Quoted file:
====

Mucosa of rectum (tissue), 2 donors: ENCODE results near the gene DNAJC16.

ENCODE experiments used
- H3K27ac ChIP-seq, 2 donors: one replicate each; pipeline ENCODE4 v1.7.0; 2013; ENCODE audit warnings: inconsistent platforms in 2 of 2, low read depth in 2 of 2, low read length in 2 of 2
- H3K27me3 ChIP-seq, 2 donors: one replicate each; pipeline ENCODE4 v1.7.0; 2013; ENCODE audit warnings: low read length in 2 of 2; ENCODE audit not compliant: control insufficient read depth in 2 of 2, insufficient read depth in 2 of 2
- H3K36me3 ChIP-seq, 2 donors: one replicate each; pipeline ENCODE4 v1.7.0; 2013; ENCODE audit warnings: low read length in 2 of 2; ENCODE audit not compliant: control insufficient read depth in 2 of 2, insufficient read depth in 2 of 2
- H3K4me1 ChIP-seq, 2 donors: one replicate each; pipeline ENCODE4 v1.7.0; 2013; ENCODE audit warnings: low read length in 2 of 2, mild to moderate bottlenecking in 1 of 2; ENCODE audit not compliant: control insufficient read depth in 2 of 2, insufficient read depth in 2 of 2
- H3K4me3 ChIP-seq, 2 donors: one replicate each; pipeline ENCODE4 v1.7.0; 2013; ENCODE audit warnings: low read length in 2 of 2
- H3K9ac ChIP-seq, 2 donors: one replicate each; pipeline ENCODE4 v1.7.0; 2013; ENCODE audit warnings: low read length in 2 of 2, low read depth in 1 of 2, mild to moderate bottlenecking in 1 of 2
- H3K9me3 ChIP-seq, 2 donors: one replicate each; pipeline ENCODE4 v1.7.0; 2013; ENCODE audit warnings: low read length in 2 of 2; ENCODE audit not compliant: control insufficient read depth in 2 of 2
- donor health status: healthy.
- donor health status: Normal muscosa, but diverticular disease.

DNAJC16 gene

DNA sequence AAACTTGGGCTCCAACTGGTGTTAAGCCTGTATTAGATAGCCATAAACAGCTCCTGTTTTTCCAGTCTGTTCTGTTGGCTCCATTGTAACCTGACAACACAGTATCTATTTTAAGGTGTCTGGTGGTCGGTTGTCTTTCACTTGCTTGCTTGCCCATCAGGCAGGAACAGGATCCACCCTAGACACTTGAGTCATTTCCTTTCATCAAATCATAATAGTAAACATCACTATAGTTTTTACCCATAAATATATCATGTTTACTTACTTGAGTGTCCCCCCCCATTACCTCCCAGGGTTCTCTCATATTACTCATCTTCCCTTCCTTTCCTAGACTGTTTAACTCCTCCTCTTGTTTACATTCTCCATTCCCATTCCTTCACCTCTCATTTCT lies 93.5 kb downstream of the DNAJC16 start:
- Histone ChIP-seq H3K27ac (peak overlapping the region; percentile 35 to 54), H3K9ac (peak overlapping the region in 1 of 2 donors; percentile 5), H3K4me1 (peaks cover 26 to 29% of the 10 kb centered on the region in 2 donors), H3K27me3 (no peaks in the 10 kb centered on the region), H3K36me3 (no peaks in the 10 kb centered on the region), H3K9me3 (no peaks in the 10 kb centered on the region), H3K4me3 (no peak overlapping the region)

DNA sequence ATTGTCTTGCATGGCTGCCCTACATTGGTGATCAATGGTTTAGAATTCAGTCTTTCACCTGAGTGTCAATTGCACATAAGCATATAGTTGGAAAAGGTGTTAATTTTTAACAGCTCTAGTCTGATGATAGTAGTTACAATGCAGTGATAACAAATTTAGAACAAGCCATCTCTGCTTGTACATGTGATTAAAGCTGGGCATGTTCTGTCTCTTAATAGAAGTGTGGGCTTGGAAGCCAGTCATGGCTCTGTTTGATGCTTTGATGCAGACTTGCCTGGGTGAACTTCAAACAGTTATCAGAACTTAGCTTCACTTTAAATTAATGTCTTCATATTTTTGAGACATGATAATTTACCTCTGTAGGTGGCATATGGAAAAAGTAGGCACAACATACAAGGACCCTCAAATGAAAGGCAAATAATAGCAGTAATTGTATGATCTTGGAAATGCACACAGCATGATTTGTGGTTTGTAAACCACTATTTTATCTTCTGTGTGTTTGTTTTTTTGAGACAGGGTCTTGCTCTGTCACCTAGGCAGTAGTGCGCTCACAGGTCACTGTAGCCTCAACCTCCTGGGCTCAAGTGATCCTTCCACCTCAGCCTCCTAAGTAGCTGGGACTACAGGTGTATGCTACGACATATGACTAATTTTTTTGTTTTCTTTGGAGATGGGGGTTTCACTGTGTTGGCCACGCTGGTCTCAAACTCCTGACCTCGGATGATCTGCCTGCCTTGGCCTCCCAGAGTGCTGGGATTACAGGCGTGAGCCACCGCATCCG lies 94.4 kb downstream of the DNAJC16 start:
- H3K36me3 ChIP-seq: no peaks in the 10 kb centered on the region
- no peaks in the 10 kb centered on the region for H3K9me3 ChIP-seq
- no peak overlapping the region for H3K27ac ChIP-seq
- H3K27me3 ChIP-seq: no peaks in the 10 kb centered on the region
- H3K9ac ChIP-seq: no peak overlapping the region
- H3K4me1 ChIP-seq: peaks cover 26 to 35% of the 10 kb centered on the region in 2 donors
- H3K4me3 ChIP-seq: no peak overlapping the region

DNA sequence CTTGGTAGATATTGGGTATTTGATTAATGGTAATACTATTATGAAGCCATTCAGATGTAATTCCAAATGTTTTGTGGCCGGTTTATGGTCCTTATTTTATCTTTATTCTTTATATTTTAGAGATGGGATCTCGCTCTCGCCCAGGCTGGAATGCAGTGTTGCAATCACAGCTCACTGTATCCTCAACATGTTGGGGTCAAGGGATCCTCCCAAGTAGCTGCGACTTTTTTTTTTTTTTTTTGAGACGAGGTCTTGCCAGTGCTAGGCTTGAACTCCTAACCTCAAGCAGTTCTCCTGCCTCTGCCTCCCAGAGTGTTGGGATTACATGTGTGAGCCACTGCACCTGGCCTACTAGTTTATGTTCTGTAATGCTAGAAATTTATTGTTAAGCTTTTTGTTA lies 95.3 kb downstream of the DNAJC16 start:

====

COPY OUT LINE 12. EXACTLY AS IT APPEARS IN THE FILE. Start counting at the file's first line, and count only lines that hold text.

DNAJC16 gene